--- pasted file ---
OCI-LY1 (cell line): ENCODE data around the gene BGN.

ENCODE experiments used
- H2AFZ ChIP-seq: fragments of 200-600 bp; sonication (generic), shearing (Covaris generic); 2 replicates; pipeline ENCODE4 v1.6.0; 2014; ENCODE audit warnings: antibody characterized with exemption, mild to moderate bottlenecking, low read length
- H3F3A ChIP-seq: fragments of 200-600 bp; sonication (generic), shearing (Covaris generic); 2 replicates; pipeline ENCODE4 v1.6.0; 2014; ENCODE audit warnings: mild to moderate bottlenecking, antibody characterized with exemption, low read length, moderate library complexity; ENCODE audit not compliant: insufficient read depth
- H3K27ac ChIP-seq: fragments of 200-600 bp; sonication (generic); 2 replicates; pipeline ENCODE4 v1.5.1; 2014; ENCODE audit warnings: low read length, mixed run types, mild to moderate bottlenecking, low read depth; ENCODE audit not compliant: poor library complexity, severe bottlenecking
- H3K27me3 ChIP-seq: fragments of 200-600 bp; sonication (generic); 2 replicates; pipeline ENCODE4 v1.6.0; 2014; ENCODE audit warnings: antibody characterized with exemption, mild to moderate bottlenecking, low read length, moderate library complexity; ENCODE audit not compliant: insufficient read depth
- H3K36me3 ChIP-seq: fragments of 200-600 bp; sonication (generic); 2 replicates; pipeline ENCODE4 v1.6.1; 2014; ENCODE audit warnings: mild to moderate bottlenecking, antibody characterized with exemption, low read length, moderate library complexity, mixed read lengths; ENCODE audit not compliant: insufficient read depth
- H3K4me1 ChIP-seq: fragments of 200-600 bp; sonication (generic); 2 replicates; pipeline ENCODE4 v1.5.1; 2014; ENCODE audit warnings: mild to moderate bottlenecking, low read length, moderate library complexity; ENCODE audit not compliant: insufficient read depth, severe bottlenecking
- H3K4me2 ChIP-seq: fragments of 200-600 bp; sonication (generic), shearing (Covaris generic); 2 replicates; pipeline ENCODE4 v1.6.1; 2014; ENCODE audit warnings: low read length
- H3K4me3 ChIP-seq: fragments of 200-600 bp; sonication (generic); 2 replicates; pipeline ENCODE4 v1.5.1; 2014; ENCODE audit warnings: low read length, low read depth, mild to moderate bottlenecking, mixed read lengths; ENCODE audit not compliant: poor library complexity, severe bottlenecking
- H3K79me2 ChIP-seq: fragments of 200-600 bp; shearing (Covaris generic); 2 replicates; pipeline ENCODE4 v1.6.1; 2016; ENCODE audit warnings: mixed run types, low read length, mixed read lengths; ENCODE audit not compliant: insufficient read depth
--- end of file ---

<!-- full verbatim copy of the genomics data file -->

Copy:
OCI-LY1 (cell line): ENCODE data around the gene BGN.

ENCODE experiments used
- H2AFZ ChIP-seq: fragments of 200-600 bp; sonication (generic), shearing (Covaris generic); 2 replicates; pipeline ENCODE4 v1.6.0; 2014; ENCODE audit warnings: antibody characterized with exemption, mild to moderate bottlenecking, low read length
- H3F3A ChIP-seq: fragments of 200-600 bp; sonication (generic), shearing (Covaris generic); 2 replicates; pipeline ENCODE4 v1.6.0; 2014; ENCODE audit warnings: mild to moderate bottlenecking, antibody characterized with exemption, low read length, moderate library complexity; ENCODE audit not compliant: insufficient read depth
- H3K27ac ChIP-seq: fragments of 200-600 bp; sonication (generic); 2 replicates; pipeline ENCODE4 v1.5.1; 2014; ENCODE audit warnings: low read length, mixed run types, mild to moderate bottlenecking, low read depth; ENCODE audit not compliant: poor library complexity, severe bottlenecking
- H3K27me3 ChIP-seq: fragments of 200-600 bp; sonication (generic); 2 replicates; pipeline ENCODE4 v1.6.0; 2014; ENCODE audit warnings: antibody characterized with exemption, mild to moderate bottlenecking, low read length, moderate library complexity; ENCODE audit not compliant: insufficient read depth
- H3K36me3 ChIP-seq: fragments of 200-600 bp; sonication (generic); 2 replicates; pipeline ENCODE4 v1.6.1; 2014; ENCODE audit warnings: mild to moderate bottlenecking, antibody characterized with exemption, low read length, moderate library complexity, mixed read lengths; ENCODE audit not compliant: insufficient read depth
- H3K4me1 ChIP-seq: fragments of 200-600 bp; sonication (generic); 2 replicates; pipeline ENCODE4 v1.5.1; 2014; ENCODE audit warnings: mild to moderate bottlenecking, low read length, moderate library complexity; ENCODE audit not compliant: insufficient read depth, severe bottlenecking
- H3K4me2 ChIP-seq: fragments of 200-600 bp; sonication (generic), shearing (Covaris generic); 2 replicates; pipeline ENCODE4 v1.6.1; 2014; ENCODE audit warnings: low read length
- H3K4me3 ChIP-seq: fragments of 200-600 bp; sonication (generic); 2 replicates; pipeline ENCODE4 v1.5.1; 2014; ENCODE audit warnings: low read length, low read depth, mild to moderate bottlenecking, mixed read lengths; ENCODE audit not compliant: poor library complexity, severe bottlenecking
- H3K79me2 ChIP-seq: fragments of 200-600 bp; shearing (Covaris generic); 2 replicates; pipeline ENCODE4 v1.6.1; 2016; ENCODE audit warnings: mixed run types, low read length, mixed read lengths; ENCODE audit not compliant: insufficient read depth